Tuesday March 28, 2006
The American Civil Liberties Union today announced that the Department of Defense has withdrawn its appeal of a district court order compelling it to turn over images depicting detainee abuse by U.S. forces at Abu Ghraib prison in Iraq. The Defense Department will identify which public images come from the contested trove and release any additional images in its possession.
The group's release, issued to RAW STORY, follows.
"A picture is worth a thousand words, but we have yet to hear one word of acknowledgment from Secretary Rumsfeld and other top officials that their policies and actions were responsible for the torture and abuse seen in these notorious photos," said Anthony D. Romero, Executive Director of the ACLU. "The ACLU will press on with its lawsuit to hold high-level officials accountable for creating policies that resulted in the abuse of detainees. If the American government wants to restore faith in our commitment to human rights, we must hold high-ranking officials accountable for their actions."
Today's developments mean that an earlier district court decision concerning the photographs will stand. That decision, written by Judge Alvin K. Hellerstein, held that "Publication of the photographs is central to the purposes of FOIA because they initiate debate, not only about the improper and unlawful conduct of American soldiers, 'rogue' soldiers, as they have been characterized, but also about other important questions as well -- for example, the command structure whose failures in exercising supervision may make them culpable along with the soldiers who were court-martialed for perpetrating the wrongs."
At issue are 73 photographs and three videotapes depicting detainee abuse, provided by Sergeant Joseph Darby to the Army's Criminal Investigation Command, many of which were recently released on the newsmagazine Web site Salon.com. In a stipulation filed with the Court of Appeals, the government agreed to authenticate and identify images on the Salon Web site that are among the images it has withheld. Any of the 73 photographs and three videotapes that have not been published on the Salon Web site will be released to the ACLU (with individually identifying details deleted) within a week of the court's formal dismissal of the appeal.
The government has not officially informed the ACLU as to how many images in its possession have not been published on Salon.com, but they are believed to be few in number. The ACLU has not seen these images.
Attorneys for the government had argued that turning over visual evidence of abuse would violate the United States' obligations under the Geneva Conventions, but the ACLU, supported by experts in international law, said that obscuring the faces and identifiable features of the detainees would address any potential privacy concerns.
Recognizing the importance of these images for shedding light on command failures that led to the abuse, the district court agreed with the ACLU, but the government objected and appealed the decision. In the stipulation submitted to the court today, the government withdrew its objections and acknowledged that it is bound by the district court's ruling ordering the release of the images.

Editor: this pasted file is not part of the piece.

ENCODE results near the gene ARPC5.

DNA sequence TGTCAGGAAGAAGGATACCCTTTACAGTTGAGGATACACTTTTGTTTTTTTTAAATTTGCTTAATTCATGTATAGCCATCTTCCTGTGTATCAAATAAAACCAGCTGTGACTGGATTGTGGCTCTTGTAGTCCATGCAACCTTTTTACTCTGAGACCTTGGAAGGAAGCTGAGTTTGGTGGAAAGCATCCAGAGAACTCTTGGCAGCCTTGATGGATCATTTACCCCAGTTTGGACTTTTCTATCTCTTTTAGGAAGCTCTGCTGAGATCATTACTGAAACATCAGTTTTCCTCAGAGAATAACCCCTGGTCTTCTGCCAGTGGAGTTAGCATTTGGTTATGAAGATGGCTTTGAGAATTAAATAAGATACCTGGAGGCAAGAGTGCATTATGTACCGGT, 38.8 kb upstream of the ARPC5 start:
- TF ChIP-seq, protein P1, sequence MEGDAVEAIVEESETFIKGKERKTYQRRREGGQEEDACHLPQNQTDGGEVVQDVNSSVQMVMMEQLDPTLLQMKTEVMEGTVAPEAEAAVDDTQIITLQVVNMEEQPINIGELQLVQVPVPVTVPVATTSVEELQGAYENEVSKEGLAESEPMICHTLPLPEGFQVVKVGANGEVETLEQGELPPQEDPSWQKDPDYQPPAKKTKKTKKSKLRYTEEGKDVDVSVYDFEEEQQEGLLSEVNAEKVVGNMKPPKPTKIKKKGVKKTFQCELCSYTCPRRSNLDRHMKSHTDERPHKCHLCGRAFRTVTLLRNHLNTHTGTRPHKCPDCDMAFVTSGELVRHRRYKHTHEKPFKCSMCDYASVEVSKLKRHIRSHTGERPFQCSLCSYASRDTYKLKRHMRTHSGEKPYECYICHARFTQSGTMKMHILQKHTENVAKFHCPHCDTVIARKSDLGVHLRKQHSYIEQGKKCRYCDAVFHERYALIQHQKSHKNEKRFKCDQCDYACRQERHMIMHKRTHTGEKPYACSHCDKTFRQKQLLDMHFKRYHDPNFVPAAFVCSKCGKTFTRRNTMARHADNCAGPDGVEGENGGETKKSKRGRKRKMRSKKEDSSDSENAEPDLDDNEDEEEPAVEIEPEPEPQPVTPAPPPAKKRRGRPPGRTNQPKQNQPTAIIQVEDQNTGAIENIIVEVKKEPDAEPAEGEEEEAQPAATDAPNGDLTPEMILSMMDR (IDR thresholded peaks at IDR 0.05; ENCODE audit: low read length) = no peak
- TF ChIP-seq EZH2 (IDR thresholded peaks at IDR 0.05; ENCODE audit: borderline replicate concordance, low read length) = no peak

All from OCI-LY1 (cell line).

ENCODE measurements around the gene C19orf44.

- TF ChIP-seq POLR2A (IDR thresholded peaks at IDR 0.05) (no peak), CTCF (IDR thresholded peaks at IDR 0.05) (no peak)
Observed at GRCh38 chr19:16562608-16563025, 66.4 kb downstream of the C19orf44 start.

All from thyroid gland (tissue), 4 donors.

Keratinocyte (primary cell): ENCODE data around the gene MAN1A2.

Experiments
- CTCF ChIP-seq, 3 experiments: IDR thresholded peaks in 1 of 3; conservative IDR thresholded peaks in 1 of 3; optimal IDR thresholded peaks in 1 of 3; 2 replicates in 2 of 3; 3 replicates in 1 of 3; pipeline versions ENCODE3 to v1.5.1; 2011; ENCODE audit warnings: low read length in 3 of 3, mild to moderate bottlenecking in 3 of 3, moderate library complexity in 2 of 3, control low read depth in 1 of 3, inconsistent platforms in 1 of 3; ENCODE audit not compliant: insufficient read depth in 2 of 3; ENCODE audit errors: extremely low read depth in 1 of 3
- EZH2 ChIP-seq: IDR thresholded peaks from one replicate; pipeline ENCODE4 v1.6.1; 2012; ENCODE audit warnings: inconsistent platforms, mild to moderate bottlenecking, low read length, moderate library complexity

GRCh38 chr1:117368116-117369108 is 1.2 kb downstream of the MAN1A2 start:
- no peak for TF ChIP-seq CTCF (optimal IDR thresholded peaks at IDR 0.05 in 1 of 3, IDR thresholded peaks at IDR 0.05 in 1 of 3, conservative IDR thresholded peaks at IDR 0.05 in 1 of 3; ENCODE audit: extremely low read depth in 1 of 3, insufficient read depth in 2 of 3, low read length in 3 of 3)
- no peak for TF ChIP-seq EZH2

The ACLU said the government's strenuous efforts to resist the ACLU's lawsuit seeking release of the images may ultimately have led to many of the images being leaked -- reportedly by members of the military - to Salon and to the Australian Broadcasting System, among others.
"The government's attempts to shield evidence of its own misconduct from public scrutiny ultimately proved to be futile," said Amrit Singh, an attorney with the ACLU. "These images speak volumes about the responsibility borne by high-ranking officials for the widespread abuse of detainees held in United States custody abroad."
The photographs to be released by the Defense Department come in response to a Freedom of Information Act request filed by the ACLU, the Center for Constitutional Rights, Physicians for Human Rights, Veterans for Common Sense and Veterans for Peace. The New York Civil Liberties Union is co-counsel in the case.
Additional documents continue to be turned over by the government in adherence to an expedited schedule set by Judge Hellerstein of the U.S. District Court for the Southern District of New York. Portions of the documents are redacted and the ACLU continues to aggressively push for the release of much of the withheld information.
To date, more than 90,000 pages of government documents have been released in response to the ACLU's Freedom of Information Act lawsuit. The ACLU has been posting these documents online at www.aclu.org/torturefoia. The documents reveal that harsh interrogation techniques were used indiscriminately in Iraq, Afghanistan and Guantßnamo Bay, and ultimately led to cases of abuse and torture.
In March 2005, the ACLU and Human Rights First filed a lawsuit charging Defense Secretary Donald Rumsfeld and other top officials with direct responsibility for the torture and abuse of detainees. Many of the claims in the Rumsfeld lawsuit were based on information disclosed through the ACLU's FOIA litigation. Further information about the case, Ali v. Rumsfeld, is online at www.aclu.org/rumsfeld
The stipulation relating to the Defense Department's withdrawal of its appeal is online at: www.aclu.org/safefree/torture/24786lgl20060328.html